DVD: Taste of Killing / Per il gusto di uccidere (1966)

June 14, 2015 | By


TasteOfKilling_sFilm: Weak

Transfer:  Good

Extras: Standard

Label: Wild East Productions

Region: 1 (NTSC)

Released:  May 23, 2006

Genre:  Spaghetti Western

Synopsis: A gunslinger for hire helps the town bank when the banditos plot to rob its stash of gold.

Special Features:  Publicity Stills Gallery / Italian and English Theatrical Trailers





It’s hard to believe Taste of Killing stems from the same director as Day of Anger (1967), but there’s a sense the film was hampered by a low budget and meddling producers which reduced the film to 85 mins. – a length that actually feels interminably long due to an absolutely dreadful screenplay by handful of novices.

Director Tonino Valerii is credited with the story, while Victor Cruz and Frank Gregory were the supposed authors of the respective Italian and English dub tracks which map out the familiar tale of Mexican bandits plotting a massive bank heist in a remote town, while a self-serving gunslinger exploits his skills for profit.

There’s a spastic nature to scenes and use of lesser characters – a old man muttering incessantly about ‘his gold’ spends much of the film in his rooftop bunker, raising a mirror and explaining to audiences who’s who, who’s where, and what’s up – but what really kills the film is the amateurish dialogue where characters incessantly point out the obvious.

There’s really no effort to create any characters in Taste of Killing, and if the women in Tonino’s second film were fairly disposable, they’re treated like smacking dolls here, with Rada Rassimov (Cat o’ Nine Tails) stuck in a really awful role as the girlfriend and mother to the ringleader’s child. Gus (George Martin) loves her, but belts her for allowing the child to be snatched, then suddenly comforts her out of worry for her safety and emotional state, then wallops her again in a later scene.

There’s also a burgeoning romance between a kidnapped woman (an unbilled Olga Karlatos in her film debut) and a gang member that’s barely acknowledged, which seems to infer any prior scenes tracing the seeds of their relationship may have been removed to reduce the film to characters moving back and forth between bouts of gunfire.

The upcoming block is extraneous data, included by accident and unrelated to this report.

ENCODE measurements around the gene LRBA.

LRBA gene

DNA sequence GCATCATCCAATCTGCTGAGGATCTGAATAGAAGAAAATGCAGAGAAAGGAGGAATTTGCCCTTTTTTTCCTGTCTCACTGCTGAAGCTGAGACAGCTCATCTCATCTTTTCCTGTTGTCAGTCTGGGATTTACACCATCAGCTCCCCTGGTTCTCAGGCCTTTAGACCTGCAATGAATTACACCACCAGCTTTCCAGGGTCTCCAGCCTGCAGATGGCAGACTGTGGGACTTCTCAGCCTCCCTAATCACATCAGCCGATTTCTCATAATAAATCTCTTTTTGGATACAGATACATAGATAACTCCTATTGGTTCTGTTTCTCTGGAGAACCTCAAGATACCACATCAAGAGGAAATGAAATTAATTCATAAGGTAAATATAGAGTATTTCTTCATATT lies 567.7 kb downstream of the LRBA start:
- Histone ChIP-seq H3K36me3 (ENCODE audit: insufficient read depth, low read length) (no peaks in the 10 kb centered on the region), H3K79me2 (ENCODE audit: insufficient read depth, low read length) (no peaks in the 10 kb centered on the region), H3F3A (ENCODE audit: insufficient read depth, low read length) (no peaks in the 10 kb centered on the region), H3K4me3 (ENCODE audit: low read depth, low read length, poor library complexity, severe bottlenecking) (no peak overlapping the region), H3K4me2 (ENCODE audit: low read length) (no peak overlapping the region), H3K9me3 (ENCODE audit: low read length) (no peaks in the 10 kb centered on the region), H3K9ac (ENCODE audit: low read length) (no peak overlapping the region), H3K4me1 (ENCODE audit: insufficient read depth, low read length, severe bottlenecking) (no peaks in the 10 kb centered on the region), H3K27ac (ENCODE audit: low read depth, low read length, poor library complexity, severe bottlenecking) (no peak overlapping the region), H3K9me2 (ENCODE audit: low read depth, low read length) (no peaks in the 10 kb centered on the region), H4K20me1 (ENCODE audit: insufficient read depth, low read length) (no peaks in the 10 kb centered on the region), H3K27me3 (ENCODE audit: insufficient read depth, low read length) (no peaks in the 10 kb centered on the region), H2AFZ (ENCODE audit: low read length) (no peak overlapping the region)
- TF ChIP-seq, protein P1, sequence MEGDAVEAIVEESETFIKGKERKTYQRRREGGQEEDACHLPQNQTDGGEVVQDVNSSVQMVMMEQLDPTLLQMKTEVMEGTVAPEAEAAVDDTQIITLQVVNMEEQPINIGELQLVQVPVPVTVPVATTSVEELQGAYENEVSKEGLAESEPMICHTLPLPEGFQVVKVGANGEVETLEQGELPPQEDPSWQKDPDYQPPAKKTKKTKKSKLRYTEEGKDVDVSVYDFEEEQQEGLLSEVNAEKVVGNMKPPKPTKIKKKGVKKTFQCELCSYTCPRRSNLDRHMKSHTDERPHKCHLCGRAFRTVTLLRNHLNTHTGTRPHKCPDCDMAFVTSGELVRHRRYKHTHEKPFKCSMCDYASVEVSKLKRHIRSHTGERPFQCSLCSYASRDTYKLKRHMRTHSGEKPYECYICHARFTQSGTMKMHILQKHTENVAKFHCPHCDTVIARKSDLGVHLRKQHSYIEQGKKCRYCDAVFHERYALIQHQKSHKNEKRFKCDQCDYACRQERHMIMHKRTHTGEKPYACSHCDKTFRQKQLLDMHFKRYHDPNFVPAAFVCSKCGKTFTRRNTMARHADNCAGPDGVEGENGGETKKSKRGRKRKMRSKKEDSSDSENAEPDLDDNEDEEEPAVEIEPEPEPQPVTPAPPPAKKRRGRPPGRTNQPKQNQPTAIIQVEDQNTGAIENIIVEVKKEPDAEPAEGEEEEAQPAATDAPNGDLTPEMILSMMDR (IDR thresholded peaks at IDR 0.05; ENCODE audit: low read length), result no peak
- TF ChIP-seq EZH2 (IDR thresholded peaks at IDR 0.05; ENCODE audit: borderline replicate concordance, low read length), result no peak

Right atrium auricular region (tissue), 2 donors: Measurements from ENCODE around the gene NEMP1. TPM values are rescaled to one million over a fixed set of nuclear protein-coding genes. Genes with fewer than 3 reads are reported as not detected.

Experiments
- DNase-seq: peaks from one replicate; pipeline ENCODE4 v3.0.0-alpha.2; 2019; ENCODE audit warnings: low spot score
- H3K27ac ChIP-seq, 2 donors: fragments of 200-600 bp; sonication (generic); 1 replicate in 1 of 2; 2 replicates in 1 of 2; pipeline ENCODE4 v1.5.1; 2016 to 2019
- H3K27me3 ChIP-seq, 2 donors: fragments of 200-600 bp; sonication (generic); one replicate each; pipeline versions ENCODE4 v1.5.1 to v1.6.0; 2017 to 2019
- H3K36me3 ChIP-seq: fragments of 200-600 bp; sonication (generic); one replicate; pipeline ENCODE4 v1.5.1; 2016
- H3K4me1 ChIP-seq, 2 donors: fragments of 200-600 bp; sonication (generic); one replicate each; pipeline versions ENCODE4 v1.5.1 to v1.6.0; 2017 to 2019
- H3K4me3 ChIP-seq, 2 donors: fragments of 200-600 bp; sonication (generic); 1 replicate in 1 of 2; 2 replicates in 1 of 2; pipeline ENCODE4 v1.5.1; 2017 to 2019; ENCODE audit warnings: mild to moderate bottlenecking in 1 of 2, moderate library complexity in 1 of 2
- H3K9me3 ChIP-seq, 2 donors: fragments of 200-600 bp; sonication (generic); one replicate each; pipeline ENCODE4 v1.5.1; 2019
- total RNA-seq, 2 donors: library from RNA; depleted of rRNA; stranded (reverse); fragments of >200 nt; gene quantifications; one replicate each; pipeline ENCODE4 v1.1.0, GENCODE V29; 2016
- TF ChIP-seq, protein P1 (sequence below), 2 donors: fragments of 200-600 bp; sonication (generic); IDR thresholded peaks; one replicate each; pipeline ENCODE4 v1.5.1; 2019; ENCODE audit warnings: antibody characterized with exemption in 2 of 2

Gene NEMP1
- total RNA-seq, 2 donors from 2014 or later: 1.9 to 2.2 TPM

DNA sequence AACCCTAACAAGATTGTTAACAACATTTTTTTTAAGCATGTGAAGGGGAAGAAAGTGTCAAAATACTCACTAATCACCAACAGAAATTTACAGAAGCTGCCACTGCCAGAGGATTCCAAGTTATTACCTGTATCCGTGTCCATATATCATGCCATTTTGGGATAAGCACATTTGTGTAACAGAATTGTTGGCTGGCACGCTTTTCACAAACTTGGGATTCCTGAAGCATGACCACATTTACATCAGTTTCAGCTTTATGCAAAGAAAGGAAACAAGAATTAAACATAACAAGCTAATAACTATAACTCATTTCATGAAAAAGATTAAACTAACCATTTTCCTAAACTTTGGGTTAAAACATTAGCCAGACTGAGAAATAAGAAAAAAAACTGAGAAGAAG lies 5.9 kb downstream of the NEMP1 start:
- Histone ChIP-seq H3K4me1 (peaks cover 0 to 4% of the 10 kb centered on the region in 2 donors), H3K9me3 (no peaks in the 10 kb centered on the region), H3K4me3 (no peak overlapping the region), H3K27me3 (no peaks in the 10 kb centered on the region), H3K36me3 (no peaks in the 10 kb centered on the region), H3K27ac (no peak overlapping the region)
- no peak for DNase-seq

Anti-hero Hank ‘Lanky’ Fellows (Craig Hill) is wooden, while his nemesis Gus is excessively verbose. Lesser characters are just plain stupid. When a Mexican bandito spots Hank camping outside of an old shack, the bandit leader shrugs off any suspicion in spite of the group possessing $10,000 in freshly stolen cash. The town’s rifle-bearing men are stationed throughout the town in wait for the banditos in the film’s climax, and use the same hand and rifle waves to signal each other in secret silence in spite of being plainly visible on rooftops and street corners to any incoming bandits.

Director Valerii seems to be juggling nascent story ideas and filmmaking skills, trying out handheld shots and lap dissolves he’d later abandon in Day of Anger for more refined, classical direction, but there’s also action coverage that’s a bit awkward, and some blatant running time filler: prior to the main titles, (presumably) the film’s producers slapped on a prologue in which a silhouetted Hank rides across the screen during a sunrise while the title song plays in full, and the song is repeated in full again, running long past the quick End Title card.

Nico Fidenco’s mostly orchestral themes are fine, but the suspense cues sound like horror tracks culled from a no-budget quickie, and several cues are dialed down in the mix or end on abrupt cuts, again suggesting Valerii’s film went through some severe tightening before its release.

One can argue Taste of Killing is worth a peek for the director’s fans – not everyone’s feature film debut after toiling as a writer is stellar – but this is really sub-par material, which at best is of interest to genre connoisseurs. The bouts of violence are quite graphic, but even the action scenes are less refined than the smooth choreography in Valerii’s next film. The main attraction here is footage of the stunning Spanish mountains which serve as backdrops for the convoy raid, and the township which rests in a valley.

Wild East’s transfer stems from an okay PAL-to-NSTC transfer of a somewhat worn print that’s still quite watchable but rather soft in detail, much like a laserdisc bumped up to DVD. Extras include a publicity / stills gallery set to Fidenco’s theme song, and Italian and English trailers which feature action, gunfire, and music but zero dialogue. (The main differences between the trailers are primarily Italian and English credits.)



© 2015 Mark R. Hasan



External References:
Editor’s Blog — IMDB  —  Soundtrack Album — Composer Filmography
Vendor Search Links:
Amazon.ca —  Amazon.com —  Amazon.co.uk

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Category: Blu-ray / DVD Film Review

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